squarooticus' guide for

An easy-to-make 3-point tactical sling

The following is an illustrated guide to making a 3-point tactical sling. You will likely need to modify the instructions slightly for your own gun or for your own comfort.


You will need:


Explaining the assembly in words would be pointless. Thus, here are images illustrating, in-order, how I assembled mine. A few tips:

  1. Make sure to melt the ends of the webbing you cut so they don't fray. Obviously do this in an area with good ventilation.
  2. Feel free to sew the webbing in places where I used slide buckles, especially for the short shuttle piece (the piece that uses the 12" length of webbing), which can be assembled once by itself and never needs to be disassembled in order to remove the sling.
  3. Examine all the photos closely and figure out how to put it together before attempting to assemble yours. Otherwise, you will find yourself backtracking and re-doing a lot of the work you've already done. (Trust me on this.)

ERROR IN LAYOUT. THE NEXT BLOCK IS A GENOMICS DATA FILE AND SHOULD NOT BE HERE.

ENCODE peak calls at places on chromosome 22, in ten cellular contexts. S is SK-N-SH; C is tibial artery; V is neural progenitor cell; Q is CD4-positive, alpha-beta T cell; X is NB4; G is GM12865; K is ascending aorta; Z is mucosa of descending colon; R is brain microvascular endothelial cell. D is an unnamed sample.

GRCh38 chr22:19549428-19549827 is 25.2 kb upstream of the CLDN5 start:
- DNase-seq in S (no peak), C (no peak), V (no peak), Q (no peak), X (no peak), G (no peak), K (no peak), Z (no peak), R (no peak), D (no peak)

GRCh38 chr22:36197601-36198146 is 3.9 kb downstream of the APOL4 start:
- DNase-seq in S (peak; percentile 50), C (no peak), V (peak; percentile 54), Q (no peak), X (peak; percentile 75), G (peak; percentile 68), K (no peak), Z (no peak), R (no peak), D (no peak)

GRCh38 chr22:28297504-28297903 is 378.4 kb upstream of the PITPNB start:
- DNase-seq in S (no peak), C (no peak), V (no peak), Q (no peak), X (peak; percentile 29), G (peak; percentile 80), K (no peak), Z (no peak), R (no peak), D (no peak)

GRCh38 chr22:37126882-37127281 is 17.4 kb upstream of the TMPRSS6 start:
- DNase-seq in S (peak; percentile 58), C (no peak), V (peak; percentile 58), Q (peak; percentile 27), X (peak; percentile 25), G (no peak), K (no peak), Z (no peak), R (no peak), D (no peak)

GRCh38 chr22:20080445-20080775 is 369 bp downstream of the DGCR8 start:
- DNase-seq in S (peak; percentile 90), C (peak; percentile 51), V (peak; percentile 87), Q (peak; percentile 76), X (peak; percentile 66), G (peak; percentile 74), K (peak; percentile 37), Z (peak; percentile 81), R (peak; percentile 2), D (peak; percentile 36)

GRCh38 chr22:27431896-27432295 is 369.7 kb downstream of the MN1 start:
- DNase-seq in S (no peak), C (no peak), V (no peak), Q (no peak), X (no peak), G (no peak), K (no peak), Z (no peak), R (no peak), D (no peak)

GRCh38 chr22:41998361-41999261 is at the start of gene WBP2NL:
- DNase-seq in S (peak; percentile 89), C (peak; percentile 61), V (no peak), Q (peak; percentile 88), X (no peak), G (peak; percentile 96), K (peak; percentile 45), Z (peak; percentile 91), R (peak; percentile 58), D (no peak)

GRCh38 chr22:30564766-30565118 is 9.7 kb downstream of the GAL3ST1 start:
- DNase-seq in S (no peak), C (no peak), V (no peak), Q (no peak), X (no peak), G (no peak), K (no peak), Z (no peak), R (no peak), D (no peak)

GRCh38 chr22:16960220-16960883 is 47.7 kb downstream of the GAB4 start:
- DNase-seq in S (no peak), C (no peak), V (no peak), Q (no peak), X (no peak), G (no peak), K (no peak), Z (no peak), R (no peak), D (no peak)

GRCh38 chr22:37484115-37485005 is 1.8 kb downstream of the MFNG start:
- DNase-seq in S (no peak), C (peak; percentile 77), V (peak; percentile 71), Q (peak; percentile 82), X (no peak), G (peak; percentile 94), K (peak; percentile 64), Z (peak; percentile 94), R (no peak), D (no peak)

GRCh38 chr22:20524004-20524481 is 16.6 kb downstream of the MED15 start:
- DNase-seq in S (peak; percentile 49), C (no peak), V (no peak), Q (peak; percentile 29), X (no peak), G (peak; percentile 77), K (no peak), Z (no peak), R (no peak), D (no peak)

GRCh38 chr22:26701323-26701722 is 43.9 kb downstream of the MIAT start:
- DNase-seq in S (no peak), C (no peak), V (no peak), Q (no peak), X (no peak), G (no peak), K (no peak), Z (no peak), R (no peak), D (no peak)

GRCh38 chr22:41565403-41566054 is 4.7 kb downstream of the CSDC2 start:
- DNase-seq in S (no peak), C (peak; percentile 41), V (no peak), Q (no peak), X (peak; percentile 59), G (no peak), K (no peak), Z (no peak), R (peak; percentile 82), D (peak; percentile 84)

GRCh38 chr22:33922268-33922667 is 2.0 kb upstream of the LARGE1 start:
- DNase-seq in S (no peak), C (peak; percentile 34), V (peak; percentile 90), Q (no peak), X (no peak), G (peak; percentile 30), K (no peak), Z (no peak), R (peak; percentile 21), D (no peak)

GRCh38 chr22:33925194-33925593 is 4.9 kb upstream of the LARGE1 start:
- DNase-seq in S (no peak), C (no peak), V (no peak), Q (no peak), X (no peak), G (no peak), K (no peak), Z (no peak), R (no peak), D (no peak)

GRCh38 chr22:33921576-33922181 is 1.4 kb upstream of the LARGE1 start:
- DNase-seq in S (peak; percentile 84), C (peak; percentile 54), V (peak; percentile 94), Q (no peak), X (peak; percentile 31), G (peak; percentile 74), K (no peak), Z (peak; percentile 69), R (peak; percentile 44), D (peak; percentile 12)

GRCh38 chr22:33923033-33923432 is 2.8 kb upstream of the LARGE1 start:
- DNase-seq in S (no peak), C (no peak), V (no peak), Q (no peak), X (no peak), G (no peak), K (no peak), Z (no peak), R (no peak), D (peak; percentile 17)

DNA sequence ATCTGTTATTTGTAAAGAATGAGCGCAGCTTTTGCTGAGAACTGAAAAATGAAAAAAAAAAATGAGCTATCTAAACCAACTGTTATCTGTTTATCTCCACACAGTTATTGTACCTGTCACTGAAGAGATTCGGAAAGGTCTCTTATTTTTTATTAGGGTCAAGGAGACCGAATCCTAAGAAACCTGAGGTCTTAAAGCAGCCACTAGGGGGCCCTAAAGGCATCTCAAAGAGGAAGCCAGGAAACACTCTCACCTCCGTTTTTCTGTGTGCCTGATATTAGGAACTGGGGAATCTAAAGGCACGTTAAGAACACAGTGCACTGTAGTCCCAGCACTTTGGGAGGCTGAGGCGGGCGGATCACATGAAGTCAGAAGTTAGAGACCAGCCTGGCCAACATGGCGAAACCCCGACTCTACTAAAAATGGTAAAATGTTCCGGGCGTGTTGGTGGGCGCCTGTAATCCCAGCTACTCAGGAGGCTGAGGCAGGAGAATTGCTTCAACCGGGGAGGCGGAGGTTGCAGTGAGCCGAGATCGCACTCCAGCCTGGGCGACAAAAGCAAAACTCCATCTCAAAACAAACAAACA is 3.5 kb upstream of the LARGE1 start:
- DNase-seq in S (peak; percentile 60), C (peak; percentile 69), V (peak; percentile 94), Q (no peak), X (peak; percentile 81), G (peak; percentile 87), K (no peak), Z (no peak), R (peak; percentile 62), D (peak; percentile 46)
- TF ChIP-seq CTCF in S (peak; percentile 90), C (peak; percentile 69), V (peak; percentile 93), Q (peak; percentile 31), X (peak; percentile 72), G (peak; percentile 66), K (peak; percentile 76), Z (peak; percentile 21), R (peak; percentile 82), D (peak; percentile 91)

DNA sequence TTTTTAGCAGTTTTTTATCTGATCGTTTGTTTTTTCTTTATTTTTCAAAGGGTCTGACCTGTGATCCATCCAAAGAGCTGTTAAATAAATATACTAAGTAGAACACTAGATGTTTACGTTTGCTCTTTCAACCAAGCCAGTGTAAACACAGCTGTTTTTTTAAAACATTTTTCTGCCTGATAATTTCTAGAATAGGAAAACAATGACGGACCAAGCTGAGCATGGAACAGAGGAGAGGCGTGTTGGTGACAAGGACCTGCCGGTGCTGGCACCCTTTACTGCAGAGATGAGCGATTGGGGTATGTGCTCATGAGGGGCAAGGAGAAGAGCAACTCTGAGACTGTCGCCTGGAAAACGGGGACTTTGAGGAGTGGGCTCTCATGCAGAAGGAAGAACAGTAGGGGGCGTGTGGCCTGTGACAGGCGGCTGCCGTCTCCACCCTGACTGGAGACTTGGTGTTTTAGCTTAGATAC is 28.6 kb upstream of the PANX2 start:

Adjusting and using your sling

The key to a 3-point sling is that you can carry the gun higher and more comfortably with a shorter-length sling than it is really practical (or possible) to shoot it. With the buckle closed, sling the gun over your shoulder on the trigger side with the muzzle pointing down and slightly forward. When you want to shoot, bring it around your front, release the buckle, raise it to your shoulder, and do your thing. Note that in the following photos, the gun is actually riding lower than I like it; I properly adjusted the sling after taking the tedious photos. :-)

You can increase the overall length of the sling by sliding the following buckle away from the buttstock, or decrease it by moving it toward the buttstock. My slings are sized for me (short) but such that taller people can easily adjust them for comfortable carry.

These slings work a lot better—that is, the muzzle will be less likely to drag on the ground or hit a wall or tree—when the rear attachment point is near the receiver rather than at the end of the buttstock. It's probably worth, then, getting one of Uncle Mike's wood screw sling swivels for a wood stock or an Ace skeleton buttstock for a lightweight AR or a Daniel Defense A2 stock sling mount for an A2 stock, etc. Whatever your gun, I'm sure you can find something appropriate.